“I do believe, help my unbelief.” I think that is one of my (many) favourite parts of the Word. Well, not so much favourite, as it really hits the spot. So often we think we know or have the faith, but with a bit of thinking or time we realise we don’t. So, for me, it is a reminder that I may have faith, but there may be a little doubt or unbelief there as well.


Craig May 20, 2011 at 2:10 pm

You would think that a guy who struggled with doubt for more than 20 years of my faith – doubt that God even existed – graduating seminary still without doubt in my head – you would think I would’ve read and understood and claimed this verse from the start. But for years I just didn’t get it. I when it kicked in I knew it was MY verse.And none of us has perfect faith. If even one of us on this planet had perfect faith there would be mountains flying into seas everywhere. Sad but true – but it really is “me” and “we” of little faith. But he loves us anyway – bless his heart. Thank you Michelle – and God bless and keep you and all of yours today.


Anna May 20, 2011 at 11:00 pm

I found this really freeing “I think you heart honest doubt in people who want to know you.” Thank you for that– it clarifies that issue a good bit for me– sheds light on that question… because I think sometimes when we have doubts there is a lot of guilt… but this helps me, and helps me to know how to help others in seasons of doubt, too.

Also this from your comment above: “If even one of us on this planet had perfect faith there would be mountains flying into seas everywhere.” Yes– you are right! But I’m wondering why. Why is our faith so little? And this question– does our faith have to be perfect for this to happen? Is it because of faith not being perfect, that’s why mountains don’t move? I mean, is it just up to my faith for mountains to move… because all I need is just a little bit, like a mustard seed? (I mean, of course, I desire my faith to grow… but scripture says even faith that tiny can move the mountain). I just read the other day about Joshua– when the sun stood still. Joshua boldly asks, and he gets it answered, in a big way. Are we not asking boldly enough? Is our faith not practiced? Why is my/our faith so little? I realize we are imperfect, hence we have imperfect faith… I’m just wondering out loud. Yes, he does love us with our little faith (oh so thankful for that, and for grace!) But, why? Why are we of little faith? It doesn’t make sense to me– I’m trying to grasp this… we have the Holy Spirit, with us, the comforter, at all times. What is missing? Why aren’t mountains moved? If I believe it can happen… why doesn’t it? Shouldn’t it? (I realize this isn’t the focus of your current blog– and I’m greatly interested in the topic of forgiveness, too….)
I’m following along these posts… so interested, and relevant, and a great dialogue/ discussion… now, moving onto the next part of your story. Thank you, for sharing all of this. Thankful for your healing. I’m “hearting” all of this!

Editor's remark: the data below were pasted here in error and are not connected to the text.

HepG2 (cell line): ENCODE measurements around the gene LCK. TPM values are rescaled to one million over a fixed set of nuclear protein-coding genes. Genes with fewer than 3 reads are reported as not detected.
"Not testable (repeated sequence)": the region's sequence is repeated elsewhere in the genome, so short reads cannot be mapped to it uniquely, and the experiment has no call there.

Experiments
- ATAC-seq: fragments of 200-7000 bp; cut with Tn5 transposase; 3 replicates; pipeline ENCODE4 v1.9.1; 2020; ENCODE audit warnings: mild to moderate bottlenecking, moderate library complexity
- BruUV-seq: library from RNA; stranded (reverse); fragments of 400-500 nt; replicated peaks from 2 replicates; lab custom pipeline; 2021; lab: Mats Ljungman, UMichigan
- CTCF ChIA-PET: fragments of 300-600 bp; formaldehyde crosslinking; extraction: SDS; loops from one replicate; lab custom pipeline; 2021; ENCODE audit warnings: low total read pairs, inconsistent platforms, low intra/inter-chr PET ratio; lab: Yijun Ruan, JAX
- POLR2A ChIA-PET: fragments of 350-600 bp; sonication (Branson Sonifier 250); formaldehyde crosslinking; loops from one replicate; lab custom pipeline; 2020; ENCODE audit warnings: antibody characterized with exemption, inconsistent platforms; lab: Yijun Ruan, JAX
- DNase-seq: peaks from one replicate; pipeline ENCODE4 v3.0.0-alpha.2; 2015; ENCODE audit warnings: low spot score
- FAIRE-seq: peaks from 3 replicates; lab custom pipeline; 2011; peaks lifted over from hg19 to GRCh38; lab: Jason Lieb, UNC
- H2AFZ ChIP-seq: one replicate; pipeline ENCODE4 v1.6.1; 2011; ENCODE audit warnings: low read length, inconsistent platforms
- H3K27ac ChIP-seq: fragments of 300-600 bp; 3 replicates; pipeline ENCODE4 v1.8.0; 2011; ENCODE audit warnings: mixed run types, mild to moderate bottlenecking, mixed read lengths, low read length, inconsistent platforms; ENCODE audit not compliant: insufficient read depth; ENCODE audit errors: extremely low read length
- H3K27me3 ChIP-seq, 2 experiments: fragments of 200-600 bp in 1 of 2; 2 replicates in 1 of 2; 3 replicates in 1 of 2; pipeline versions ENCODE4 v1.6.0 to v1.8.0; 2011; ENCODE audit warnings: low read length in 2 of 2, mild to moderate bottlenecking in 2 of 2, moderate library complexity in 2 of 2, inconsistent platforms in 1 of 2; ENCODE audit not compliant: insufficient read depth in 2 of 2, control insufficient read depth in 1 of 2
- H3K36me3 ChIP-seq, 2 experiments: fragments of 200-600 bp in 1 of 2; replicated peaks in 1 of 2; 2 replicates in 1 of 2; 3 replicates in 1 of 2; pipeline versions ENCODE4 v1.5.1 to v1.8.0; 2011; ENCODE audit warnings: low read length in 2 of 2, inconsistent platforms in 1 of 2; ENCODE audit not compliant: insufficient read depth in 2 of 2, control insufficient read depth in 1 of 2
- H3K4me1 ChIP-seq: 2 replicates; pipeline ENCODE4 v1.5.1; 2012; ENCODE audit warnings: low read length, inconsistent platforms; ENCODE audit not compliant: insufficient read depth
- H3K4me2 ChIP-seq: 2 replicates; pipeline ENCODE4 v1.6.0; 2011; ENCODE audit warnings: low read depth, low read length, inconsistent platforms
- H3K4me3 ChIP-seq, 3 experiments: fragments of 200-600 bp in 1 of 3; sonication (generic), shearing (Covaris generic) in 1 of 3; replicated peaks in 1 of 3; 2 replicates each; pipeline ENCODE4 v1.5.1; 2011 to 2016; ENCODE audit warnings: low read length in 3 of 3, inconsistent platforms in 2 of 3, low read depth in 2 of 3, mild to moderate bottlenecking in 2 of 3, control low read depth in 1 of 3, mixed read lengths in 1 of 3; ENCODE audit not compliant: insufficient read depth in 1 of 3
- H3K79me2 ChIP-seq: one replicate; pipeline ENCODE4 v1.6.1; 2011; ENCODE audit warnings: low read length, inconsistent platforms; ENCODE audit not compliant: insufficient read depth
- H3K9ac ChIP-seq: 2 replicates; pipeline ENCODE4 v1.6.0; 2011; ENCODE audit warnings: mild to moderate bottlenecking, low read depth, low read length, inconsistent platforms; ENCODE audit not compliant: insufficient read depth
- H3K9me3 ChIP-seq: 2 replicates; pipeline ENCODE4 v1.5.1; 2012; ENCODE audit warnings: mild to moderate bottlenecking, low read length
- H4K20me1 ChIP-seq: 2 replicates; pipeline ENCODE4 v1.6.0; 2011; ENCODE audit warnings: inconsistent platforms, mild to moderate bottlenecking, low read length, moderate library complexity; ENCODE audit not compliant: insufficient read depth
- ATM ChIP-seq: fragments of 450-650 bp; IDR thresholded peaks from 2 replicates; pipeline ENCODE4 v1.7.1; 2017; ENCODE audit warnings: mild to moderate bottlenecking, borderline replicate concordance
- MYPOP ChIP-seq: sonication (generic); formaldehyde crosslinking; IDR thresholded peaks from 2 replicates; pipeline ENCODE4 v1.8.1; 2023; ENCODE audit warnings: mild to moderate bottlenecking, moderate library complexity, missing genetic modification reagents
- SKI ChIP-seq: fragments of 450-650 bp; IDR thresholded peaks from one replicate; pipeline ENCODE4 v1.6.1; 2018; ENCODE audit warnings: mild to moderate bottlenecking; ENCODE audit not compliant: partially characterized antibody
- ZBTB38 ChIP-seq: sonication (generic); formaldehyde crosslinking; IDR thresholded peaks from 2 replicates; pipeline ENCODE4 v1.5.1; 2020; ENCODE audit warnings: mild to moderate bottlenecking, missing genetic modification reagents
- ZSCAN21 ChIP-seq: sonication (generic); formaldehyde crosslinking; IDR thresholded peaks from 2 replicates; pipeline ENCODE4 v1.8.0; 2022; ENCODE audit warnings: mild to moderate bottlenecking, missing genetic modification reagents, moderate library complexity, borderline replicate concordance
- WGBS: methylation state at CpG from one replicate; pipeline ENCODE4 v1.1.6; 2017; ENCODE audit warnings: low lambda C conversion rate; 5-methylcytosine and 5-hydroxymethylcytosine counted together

God bless.


Craig May 21, 2011 at 6:45 am

I wrote a ton about doubt and faith on the other blog – it’s got its own “category” in the sidebar. The two things about doubt that I’ve read or heard that have been cornerstones of my faith, I hope you don’t mind if I share them with you. One, a quote from Robert Schuler that I heard at the beginning of my faith when it was mostly doubt with faith edging in, “where proof is possible faith is impossible”. I hearted that – still do.

The second is what I found in the little Jewish prayer book once, “doubt is the handmaiden of truth, the touchstone of faith”. The really good news is – that doubt examined leads to stronger faith. I know this to be true because – and although I always want to be careful when I make a statement like this – the faith I have now – it’s just about unshakable. And I don’t say that with anything other than a humble and thankful heart – trust me there was a time in my Christian life when it would have been said with a puffed up and proud heart.

I really hearted your comment – a lot! The quick answer is that it’s a broken world – we broke the universe with sin. There are so many things in this world especially this modern world where we put ourselves – humans – at the top, as the center of everything. and then the ones who don’t believe they put the universe as the center of everything – and neither one is.There is just so much between us and the one who created us – I think it makes it harder for us to believe that it may have been for Joshua. Remember, Joshua witnessed great, awesome, mighty miracles – waters parting, walls tumbling. And not believing in a God and Joshua’s time wasn’t an option. In our day it is. In that day everybody believed in a God – some God. So I’m not quite so tough on us with our doubt – maybe doubt, like romance being a tiny little division of love – doubt is a tiny little division of faith.I think if you go over and read through the doubt and faith section on deep into Scripture sometime – I think you’ll heart it. And finally I heart that you used heart as a verb – I heart that! God bless you and keep you and all of yours this day.

PS I heart your comment so much I think that there may be a post coming based upon it and my response if that’s okay with you.may be, “love understands the doubt is a tiny little division of faith”. God bless.


Anna May 21, 2011 at 9:49 am

“Doubt is a tiny little division of faith”. That is wonderful. I think it would be a great post. It reminds of some of the paradoxes of scripture… like how by dying we live, how by giving we receive. Thank you– I hadn’t seen the doubt as a little part of faith!
(But I’m still pondering the faith question…hmmm. I’m still thinking of those mountains.) Thanks, brother!


Craig May 21, 2011 at 10:39 am

oh, and just to clarify Anna, the mountains I was talking about were literal mountains being thrown into literal sees. The symbolic mountains, the tough situations, the big things in life we needed to deal with or to move? Those – those we can still move even though we don’t have the faith of a mustard seed. Just want to be clear. And I just finished a prayer for you to have the faith it takes to either move around your mountain, or through it, or over it – or have God remove it for you. God bless and keep you and all of yours.